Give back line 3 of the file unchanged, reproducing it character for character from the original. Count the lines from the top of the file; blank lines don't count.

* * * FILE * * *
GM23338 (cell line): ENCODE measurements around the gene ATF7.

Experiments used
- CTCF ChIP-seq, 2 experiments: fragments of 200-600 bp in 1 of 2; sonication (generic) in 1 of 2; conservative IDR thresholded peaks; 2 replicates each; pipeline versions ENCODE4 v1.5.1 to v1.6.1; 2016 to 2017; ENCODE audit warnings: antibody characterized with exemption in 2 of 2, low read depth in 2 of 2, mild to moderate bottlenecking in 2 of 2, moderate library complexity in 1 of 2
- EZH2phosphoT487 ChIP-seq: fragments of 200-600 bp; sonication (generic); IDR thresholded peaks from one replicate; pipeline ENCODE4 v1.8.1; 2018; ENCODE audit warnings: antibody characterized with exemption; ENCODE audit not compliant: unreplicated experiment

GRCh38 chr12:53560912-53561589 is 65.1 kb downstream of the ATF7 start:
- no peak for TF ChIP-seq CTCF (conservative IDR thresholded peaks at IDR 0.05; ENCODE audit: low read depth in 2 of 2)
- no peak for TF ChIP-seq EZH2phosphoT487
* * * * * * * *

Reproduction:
- CTCF ChIP-seq, 2 experiments: fragments of 200-600 bp in 1 of 2; sonication (generic) in 1 of 2; conservative IDR thresholded peaks; 2 replicates each; pipeline versions ENCODE4 v1.5.1 to v1.6.1; 2016 to 2017; ENCODE audit warnings: antibody characterized with exemption in 2 of 2, low read depth in 2 of 2, mild to moderate bottlenecking in 2 of 2, moderate library complexity in 1 of 2